Bringing It

Bringing It #57: Meet our New Team Member & Grantee Spotlight

March 03, 2021

Dear friends,

This Bringing It has an abundance of exciting and important news. We’re delighted to welcome Kelly Jones, our new Communications and Public Outreach Coordinator; we’ve asked Kelly to introduce themselves and offer a glimpse of their wide-ranging gifts and experience. We continue our series of posts about projects supported by BT2P’s Way Forward Grants: in this case, actually, two projects with a shared commitment to supporting immigrant and refugee communities. We follow with news of an important new digital publication from Georgetown University’s Learning, Design, and Technology program, exploring the possibilities of change in the face of the pandemic and racism crises. And we end by pointing you to a call from our friends at Imagining America, an invitation to take part in a multimedia documentary project.


Join us in welcoming our new colleague, Kelly!

Kelly Jones is happy to join BT2P as the Communications and Public Outreach Coordinator. Originally from Raleigh, they have lived and worked in Seattle, New Orleans, Parikia, Greece, and in communities across North Carolina.

Kelly is a writer, performer, organizer, educator, and editor with a decade of experience working in libraries, nonprofits, and universities. Over these years, their work has largely focused on increasing access to resources, developing creative learning opportunities, fostering inclusive learning communities, and building community engagement. Most recently, Kelly managed the Outreach and Education department at The Scrap Exchange (a creative reuse arts nonprofit in Durham, NC) and currently serves as a member of the Operations Team for the TELEPHONE international art project.

Kelly has earned an MFA in Poetry, a Master’s in Library and Information Studies, and a BA in Literature & Social Justice. They continue to enjoy participating in creative, literary, and learning communities, and they look forward to getting to know both the Elon and BT2P communities in the future. Some of Kelly’s research interests include cooperative models and sustainable living, cultural heritage, community empowerment, and literacy development. A few of their favorite things are manatees, glitter, swimming, and baking all the things.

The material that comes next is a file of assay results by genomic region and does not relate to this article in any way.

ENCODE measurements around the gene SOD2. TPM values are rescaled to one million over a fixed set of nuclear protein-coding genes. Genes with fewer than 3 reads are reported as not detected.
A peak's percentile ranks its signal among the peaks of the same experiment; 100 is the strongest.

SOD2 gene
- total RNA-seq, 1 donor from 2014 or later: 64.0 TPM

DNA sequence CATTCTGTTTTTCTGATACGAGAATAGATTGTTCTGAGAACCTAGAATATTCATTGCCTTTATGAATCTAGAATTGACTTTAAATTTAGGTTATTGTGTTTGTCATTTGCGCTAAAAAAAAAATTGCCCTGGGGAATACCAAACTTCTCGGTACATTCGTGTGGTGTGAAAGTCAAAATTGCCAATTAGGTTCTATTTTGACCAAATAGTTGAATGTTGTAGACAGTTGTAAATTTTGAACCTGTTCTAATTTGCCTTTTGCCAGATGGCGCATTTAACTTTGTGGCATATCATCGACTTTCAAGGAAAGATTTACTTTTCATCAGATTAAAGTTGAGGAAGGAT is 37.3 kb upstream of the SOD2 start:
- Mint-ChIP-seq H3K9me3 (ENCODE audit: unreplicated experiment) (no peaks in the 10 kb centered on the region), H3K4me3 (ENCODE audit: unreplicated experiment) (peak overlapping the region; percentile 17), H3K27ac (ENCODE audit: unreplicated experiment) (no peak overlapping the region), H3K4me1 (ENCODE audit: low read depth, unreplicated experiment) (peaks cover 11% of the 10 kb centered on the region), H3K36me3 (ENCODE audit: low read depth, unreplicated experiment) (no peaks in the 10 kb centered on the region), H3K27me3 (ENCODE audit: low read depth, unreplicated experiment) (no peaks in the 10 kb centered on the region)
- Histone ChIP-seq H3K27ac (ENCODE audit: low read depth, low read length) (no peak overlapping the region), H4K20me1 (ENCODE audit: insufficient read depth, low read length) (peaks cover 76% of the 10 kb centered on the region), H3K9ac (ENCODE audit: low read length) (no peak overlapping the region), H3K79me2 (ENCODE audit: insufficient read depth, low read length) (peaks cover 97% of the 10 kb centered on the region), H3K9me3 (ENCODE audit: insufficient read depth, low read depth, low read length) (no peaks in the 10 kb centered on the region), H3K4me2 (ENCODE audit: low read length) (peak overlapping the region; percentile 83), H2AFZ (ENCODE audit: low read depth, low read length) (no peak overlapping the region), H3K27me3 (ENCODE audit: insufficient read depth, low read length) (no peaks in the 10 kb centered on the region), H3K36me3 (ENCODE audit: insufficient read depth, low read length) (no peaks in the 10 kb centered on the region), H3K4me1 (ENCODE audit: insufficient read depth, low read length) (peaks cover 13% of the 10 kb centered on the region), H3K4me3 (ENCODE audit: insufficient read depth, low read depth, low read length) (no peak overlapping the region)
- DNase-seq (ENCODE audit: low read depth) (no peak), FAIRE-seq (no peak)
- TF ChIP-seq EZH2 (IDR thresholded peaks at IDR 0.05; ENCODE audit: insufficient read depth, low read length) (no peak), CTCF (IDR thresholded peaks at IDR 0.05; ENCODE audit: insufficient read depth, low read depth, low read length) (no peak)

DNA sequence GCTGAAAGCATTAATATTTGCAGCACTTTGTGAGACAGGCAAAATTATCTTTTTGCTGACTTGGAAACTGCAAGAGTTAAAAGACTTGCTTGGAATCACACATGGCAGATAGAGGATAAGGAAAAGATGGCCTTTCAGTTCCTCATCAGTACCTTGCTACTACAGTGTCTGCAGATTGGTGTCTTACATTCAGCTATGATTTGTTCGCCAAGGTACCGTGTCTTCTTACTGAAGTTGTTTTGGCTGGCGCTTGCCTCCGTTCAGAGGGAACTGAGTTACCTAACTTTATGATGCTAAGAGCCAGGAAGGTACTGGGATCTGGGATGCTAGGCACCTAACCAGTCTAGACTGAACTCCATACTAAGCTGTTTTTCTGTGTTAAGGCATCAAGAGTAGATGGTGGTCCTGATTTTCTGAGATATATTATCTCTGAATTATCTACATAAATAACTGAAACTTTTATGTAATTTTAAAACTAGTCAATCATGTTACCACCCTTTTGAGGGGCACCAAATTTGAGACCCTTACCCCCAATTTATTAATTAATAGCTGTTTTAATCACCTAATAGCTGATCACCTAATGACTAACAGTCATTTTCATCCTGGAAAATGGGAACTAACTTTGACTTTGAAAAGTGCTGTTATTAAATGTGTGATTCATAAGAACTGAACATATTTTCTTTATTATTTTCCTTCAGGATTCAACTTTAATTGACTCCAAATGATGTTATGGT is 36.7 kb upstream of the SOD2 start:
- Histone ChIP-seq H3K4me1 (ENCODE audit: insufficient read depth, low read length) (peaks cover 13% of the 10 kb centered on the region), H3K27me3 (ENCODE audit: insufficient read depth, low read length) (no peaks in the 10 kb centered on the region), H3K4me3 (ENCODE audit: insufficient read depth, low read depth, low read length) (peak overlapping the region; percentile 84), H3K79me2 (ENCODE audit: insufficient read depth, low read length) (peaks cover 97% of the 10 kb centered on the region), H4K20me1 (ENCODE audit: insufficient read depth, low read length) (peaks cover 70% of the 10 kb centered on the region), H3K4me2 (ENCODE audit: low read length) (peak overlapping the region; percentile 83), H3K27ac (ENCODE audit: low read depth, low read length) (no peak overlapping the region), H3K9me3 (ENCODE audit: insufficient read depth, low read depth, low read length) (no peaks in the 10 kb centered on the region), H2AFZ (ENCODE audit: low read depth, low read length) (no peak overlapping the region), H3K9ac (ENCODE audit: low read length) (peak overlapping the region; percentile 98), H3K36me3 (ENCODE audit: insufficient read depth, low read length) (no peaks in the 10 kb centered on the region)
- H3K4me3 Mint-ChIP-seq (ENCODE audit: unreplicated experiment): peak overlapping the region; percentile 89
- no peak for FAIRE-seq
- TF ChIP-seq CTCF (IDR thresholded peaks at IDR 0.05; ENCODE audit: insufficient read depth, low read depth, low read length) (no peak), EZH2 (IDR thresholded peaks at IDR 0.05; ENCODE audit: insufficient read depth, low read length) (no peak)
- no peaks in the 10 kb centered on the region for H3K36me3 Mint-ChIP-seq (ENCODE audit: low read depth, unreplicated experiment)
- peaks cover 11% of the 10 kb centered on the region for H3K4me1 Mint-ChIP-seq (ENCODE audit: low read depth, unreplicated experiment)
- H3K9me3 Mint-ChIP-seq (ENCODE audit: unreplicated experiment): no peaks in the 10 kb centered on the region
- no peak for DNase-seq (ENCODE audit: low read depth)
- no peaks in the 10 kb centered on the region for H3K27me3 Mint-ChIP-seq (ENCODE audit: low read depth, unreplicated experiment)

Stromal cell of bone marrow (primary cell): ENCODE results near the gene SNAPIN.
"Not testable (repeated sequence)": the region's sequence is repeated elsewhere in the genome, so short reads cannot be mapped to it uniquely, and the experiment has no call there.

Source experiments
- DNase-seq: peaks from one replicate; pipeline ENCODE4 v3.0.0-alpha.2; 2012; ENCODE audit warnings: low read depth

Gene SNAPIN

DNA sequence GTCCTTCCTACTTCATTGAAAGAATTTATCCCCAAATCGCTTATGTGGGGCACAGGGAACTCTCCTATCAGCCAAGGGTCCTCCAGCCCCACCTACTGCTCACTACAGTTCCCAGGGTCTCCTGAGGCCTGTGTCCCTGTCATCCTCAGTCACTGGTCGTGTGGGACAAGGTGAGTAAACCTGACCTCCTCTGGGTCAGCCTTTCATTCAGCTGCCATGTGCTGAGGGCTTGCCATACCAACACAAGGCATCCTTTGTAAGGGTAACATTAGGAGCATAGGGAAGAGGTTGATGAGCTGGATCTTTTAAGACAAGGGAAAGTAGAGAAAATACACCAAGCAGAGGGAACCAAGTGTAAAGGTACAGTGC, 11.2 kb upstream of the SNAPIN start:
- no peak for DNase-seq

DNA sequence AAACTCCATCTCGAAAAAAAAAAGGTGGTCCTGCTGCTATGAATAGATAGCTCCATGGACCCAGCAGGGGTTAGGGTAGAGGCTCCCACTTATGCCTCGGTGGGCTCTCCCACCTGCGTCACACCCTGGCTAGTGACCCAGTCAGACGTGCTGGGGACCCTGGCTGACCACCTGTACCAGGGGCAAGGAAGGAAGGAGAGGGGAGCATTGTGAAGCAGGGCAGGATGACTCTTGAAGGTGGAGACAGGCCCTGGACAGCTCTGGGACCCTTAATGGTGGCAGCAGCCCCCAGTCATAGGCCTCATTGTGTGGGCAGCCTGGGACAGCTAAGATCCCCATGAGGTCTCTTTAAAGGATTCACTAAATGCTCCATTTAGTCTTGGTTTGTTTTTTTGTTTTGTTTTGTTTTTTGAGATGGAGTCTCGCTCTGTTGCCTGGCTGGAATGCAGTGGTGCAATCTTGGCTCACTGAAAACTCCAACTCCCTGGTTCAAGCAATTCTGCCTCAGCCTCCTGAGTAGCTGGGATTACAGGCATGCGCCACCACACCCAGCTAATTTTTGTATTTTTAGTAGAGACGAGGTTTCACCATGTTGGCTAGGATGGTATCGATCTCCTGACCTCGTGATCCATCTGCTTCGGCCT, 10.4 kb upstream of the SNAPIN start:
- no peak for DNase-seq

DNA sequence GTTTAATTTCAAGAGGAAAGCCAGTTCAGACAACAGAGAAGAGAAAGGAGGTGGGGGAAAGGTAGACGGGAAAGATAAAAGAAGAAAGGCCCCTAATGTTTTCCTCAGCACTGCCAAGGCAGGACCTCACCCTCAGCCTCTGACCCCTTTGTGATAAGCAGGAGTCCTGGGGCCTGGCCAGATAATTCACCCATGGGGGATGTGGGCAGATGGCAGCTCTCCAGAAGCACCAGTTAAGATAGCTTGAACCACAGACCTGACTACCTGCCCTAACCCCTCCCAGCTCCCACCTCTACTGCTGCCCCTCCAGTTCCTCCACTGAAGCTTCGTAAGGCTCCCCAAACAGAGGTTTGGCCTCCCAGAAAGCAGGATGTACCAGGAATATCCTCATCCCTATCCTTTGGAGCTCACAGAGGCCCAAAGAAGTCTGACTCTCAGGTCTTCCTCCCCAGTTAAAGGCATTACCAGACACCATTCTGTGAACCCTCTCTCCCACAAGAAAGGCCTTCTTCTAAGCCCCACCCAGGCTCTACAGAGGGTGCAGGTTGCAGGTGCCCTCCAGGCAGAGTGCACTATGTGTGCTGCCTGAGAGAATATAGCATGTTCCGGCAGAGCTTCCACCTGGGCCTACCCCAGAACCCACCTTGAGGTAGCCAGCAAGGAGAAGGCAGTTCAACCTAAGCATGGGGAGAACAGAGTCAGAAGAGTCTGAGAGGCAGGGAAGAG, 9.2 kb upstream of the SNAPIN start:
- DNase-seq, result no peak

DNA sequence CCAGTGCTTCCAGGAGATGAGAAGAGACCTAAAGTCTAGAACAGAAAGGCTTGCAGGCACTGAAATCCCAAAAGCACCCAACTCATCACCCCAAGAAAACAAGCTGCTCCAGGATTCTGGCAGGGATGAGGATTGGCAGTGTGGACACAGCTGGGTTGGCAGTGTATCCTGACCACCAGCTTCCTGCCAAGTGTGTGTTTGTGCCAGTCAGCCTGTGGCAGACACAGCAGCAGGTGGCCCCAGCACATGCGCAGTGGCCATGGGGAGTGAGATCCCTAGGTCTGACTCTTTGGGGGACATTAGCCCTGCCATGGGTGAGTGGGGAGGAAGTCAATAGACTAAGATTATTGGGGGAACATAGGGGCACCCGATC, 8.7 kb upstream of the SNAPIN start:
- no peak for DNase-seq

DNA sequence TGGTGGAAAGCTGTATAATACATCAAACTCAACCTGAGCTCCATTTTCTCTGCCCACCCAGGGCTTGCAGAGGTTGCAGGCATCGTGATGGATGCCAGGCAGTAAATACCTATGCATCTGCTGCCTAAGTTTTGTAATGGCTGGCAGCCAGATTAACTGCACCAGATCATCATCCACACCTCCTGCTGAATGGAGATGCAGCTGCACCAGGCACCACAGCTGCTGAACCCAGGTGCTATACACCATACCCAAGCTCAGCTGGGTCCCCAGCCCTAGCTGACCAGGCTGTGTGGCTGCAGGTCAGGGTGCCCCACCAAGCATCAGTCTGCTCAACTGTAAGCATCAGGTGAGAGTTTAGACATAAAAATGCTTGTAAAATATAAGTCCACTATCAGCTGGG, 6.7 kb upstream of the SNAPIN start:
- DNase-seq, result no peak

The Way Forward Grantee Spotlight: Supporting Refugees and Immigrants in NY and NC

We are continuing to tell you about The Way Forward grant projects that BT2P has just funded. Here we’re excited to describe projects from two very different areas of the country – the New York Capital Region and the Piedmont Triad of North Carolina – with strikingly similar methods and goals: supporting refugees and immigrants in their local communities through participatory action research projects.

On behalf of the Albany region’s Community Campus Collaborative, Russell Sage College and Siena College have built a coalition of educational and community partners (University at Albany, Hudson Valley Community College, Refugee Welcome Center, Albany High School International Center, Sponsor-A-Scholar, U.S. Committee for Refugees and Immigrants – Albany, and Youth FX) to improve refugee students’ access to college and enhance the ability of higher ed institutions to include and support them. They will document stories of refugees applying for college, build a college access mentorship program among refugee communities, and develop a collection of resources for families and community organizations. Co-Principal Investigators Ali Schaeffing (Russell Sage) and Ruth Kassel (Siena) shared the following thoughts with us: